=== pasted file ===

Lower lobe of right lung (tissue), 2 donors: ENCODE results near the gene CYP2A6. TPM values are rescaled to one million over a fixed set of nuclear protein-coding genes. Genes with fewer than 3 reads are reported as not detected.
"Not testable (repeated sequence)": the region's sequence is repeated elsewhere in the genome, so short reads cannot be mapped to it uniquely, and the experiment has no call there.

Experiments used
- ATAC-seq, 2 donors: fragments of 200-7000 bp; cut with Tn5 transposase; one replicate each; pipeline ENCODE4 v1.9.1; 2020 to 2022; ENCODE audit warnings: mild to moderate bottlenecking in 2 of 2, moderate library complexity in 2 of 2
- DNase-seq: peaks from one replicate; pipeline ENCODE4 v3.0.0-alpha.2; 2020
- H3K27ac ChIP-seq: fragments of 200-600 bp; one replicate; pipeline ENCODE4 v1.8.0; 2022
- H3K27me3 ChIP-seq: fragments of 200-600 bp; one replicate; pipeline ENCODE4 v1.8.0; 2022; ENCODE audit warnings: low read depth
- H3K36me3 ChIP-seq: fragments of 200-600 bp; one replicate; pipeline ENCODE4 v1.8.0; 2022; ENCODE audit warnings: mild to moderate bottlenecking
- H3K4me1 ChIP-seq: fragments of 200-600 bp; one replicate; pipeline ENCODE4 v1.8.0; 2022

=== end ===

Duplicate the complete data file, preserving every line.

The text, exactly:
Lower lobe of right lung (tissue), 2 donors: ENCODE results near the gene CYP2A6. TPM values are rescaled to one million over a fixed set of nuclear protein-coding genes. Genes with fewer than 3 reads are reported as not detected.
"Not testable (repeated sequence)": the region's sequence is repeated elsewhere in the genome, so short reads cannot be mapped to it uniquely, and the experiment has no call there.

Experiments used
- ATAC-seq, 2 donors: fragments of 200-7000 bp; cut with Tn5 transposase; one replicate each; pipeline ENCODE4 v1.9.1; 2020 to 2022; ENCODE audit warnings: mild to moderate bottlenecking in 2 of 2, moderate library complexity in 2 of 2
- DNase-seq: peaks from one replicate; pipeline ENCODE4 v3.0.0-alpha.2; 2020
- H3K27ac ChIP-seq: fragments of 200-600 bp; one replicate; pipeline ENCODE4 v1.8.0; 2022
- H3K27me3 ChIP-seq: fragments of 200-600 bp; one replicate; pipeline ENCODE4 v1.8.0; 2022; ENCODE audit warnings: low read depth
- H3K36me3 ChIP-seq: fragments of 200-600 bp; one replicate; pipeline ENCODE4 v1.8.0; 2022; ENCODE audit warnings: mild to moderate bottlenecking
- H3K4me1 ChIP-seq: fragments of 200-600 bp; one replicate; pipeline ENCODE4 v1.8.0; 2022